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Presidential candidate Mike Bloomberg coming to Utah on Saturday

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Democratic presidential candidate Michael Bloomberg speaks to supporters Wednesday, Jan. 15, 2020, in New York.

Frank Franklin II, Associated Press

SALT LAKE CITY — Democratic presidential candidate Mike Bloomberg will be in Utah Saturday to hold a campaign event that’s open to the public.

Bloomberg, who already has been airing TV commercials in Utah, is scheduled to appear at Impact Hub Salt Lake City on State Street at 4 p.m. Those who want to attend the 1 1/2-hour event are asked to sign up online, at events.mikebloomberg.com.

The former New York City mayor is also expected to meet with community leaders during his brief stop in the state.

Utah is one of the states holding a presidential primary on Super Tuesday, March 3. Bloomberg’s strategy for winning the Democratic presidential nomination in a still-crowded field is to focus on Super Tuesday states, the first that follow the four early voting states, Iowa, New Hampshire, South Carolina and Nevada.

Other Democrats running for president have visited Utah, including Massachusetts Sen. Elizabeth Warren, who drew an overflow crowd for a public appearance at The Depot in April 2019, and former Vice President Joe Biden, who held a private fundraiser in Park City last September.

The Super Tuesday primary is a switch for Utah, which held party-run caucus votes in 2016 but still managed to attract nearly all of the major Republican and Democratic presidential candidates to the state, including now-President Donald Trump.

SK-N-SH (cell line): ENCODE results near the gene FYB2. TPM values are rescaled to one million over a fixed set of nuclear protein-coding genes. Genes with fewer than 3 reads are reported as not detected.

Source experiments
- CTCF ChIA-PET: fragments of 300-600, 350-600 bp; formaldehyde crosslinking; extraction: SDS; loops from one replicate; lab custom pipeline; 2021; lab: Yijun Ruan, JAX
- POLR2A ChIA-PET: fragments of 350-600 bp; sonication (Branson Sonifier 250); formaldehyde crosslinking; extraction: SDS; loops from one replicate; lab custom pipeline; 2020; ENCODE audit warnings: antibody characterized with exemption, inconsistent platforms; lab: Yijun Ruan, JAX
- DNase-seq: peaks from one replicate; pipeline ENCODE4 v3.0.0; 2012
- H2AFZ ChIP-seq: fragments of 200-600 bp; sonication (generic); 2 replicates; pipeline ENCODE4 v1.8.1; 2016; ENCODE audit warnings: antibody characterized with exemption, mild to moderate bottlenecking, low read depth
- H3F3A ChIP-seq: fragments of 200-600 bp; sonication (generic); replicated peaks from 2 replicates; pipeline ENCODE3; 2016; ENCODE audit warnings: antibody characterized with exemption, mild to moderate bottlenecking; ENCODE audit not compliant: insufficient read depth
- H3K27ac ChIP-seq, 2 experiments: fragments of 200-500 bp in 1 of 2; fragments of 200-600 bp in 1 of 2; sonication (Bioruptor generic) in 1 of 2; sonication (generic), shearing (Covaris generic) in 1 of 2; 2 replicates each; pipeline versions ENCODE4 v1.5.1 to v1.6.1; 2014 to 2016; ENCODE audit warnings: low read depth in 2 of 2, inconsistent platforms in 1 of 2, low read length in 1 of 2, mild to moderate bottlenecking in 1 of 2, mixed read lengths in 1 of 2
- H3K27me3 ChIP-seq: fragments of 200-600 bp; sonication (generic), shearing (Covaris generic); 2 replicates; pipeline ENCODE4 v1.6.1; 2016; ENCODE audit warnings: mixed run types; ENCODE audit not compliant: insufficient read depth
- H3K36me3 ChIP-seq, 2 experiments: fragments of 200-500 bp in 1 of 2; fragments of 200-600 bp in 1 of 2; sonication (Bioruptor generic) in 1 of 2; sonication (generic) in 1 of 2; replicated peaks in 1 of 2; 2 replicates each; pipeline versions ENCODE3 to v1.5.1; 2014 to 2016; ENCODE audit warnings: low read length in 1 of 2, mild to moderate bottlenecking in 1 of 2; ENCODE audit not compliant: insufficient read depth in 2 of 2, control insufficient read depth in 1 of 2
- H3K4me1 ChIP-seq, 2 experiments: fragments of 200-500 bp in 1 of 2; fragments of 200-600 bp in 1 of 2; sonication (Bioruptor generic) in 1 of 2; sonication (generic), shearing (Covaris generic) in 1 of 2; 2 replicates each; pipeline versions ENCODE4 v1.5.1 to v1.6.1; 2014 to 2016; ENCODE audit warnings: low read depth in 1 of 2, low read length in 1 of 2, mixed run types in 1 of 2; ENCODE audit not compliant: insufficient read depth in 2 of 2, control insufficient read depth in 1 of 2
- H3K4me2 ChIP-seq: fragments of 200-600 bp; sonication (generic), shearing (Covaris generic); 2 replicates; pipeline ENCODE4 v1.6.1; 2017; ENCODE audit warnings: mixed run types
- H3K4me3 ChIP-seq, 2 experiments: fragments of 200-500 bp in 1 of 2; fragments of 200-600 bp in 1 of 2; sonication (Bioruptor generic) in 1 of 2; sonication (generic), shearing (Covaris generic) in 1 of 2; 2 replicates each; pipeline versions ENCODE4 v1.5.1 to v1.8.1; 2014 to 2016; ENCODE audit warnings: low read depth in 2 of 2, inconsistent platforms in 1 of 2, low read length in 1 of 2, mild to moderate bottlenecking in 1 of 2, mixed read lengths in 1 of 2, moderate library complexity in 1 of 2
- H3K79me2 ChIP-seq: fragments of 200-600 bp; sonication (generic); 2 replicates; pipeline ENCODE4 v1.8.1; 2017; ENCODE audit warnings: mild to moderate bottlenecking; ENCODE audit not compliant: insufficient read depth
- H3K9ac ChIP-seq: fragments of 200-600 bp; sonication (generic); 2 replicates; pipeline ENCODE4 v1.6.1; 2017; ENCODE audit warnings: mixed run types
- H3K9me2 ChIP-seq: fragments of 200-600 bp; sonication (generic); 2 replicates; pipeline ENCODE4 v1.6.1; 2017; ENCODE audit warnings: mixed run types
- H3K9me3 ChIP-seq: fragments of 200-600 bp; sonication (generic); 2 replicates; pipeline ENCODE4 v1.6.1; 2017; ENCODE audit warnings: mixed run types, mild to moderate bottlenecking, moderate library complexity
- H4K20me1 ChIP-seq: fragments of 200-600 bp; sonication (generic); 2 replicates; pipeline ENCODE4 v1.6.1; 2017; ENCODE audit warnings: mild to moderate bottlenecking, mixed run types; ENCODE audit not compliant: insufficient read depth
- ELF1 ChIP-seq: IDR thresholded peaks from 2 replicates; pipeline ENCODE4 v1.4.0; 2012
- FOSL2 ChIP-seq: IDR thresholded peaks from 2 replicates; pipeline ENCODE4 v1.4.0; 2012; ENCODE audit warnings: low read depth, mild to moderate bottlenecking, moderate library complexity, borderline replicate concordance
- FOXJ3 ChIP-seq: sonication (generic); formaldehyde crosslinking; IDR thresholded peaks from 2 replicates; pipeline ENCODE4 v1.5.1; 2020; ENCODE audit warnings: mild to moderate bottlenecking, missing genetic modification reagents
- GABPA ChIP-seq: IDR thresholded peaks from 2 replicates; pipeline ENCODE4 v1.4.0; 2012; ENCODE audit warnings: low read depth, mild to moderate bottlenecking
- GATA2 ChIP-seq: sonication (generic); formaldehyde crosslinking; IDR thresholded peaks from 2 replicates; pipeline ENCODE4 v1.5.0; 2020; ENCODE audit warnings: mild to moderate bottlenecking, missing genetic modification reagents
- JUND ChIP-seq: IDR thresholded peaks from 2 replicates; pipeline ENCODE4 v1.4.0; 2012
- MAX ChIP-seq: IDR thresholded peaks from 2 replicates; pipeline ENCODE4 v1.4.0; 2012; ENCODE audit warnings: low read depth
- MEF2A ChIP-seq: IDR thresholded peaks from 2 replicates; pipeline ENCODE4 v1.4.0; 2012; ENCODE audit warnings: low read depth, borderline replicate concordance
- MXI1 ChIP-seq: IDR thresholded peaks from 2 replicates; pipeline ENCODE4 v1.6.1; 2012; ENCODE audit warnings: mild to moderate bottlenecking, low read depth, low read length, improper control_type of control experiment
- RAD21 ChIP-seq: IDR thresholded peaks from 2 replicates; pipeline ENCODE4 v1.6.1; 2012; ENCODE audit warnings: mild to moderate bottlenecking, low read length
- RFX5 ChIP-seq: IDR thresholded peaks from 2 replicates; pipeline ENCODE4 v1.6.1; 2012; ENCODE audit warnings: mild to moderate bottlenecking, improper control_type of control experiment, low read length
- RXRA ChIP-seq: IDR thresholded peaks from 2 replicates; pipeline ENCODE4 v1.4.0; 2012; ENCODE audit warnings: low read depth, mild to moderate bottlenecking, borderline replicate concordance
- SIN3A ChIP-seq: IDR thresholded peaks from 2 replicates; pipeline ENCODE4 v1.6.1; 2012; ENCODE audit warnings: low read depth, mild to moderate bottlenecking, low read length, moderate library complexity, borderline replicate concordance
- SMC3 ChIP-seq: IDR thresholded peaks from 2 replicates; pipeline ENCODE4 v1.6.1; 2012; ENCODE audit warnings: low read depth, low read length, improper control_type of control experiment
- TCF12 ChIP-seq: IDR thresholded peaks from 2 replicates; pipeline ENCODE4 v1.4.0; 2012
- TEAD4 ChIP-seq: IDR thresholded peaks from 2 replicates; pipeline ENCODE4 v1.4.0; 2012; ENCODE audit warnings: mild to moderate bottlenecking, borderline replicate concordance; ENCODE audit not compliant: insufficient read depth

Utah Democratic Party Chairman Jeff Merchant predicted a strong showing for Bloomberg in the state’s primary because of the attention he’s paying to Utah voters. Utah was among the TV markets where Bloomberg spent more than $30 million last November to announce his entry into the race, and he’s still running ads.

“Mr. Bloomberg has already invested substantially in Utah, and I expect any candidate who chooses to invest in Utah will do well,” Merchant said. “We are excited to have many of the other candidates come to our state, share their vision with our voters, and help Democrats continue to build on our victories in 2018 and 2019.”

But Chris Karpowitz, co-director of Brigham Young University’s Center for the Study of Elections and Democracy, wasn’t so sure TV was enough to sell Utah voters on Bloomberg, especially in a Democratic primary election that includes more progressive candidates.

“Mike Bloomberg entered the race late and has not been part of the Democratic debates to this point, so he is likely looking for any way that he can make a splash on Super Tuesday. His strategy to this point has been to focus mostly on very large media buys,” Karpowitz said.

“Will he hold appeal for Utah Democrats? Perhaps some moderate voters, though they will also have other options in Joe Biden, Amy Klobuchar and Pete Buttigieg,” he said. There are choices for more progressive voters, too, he noted. “In some ways, Bloomberg would be stronger in a general election in Utah than a Democratic primary.”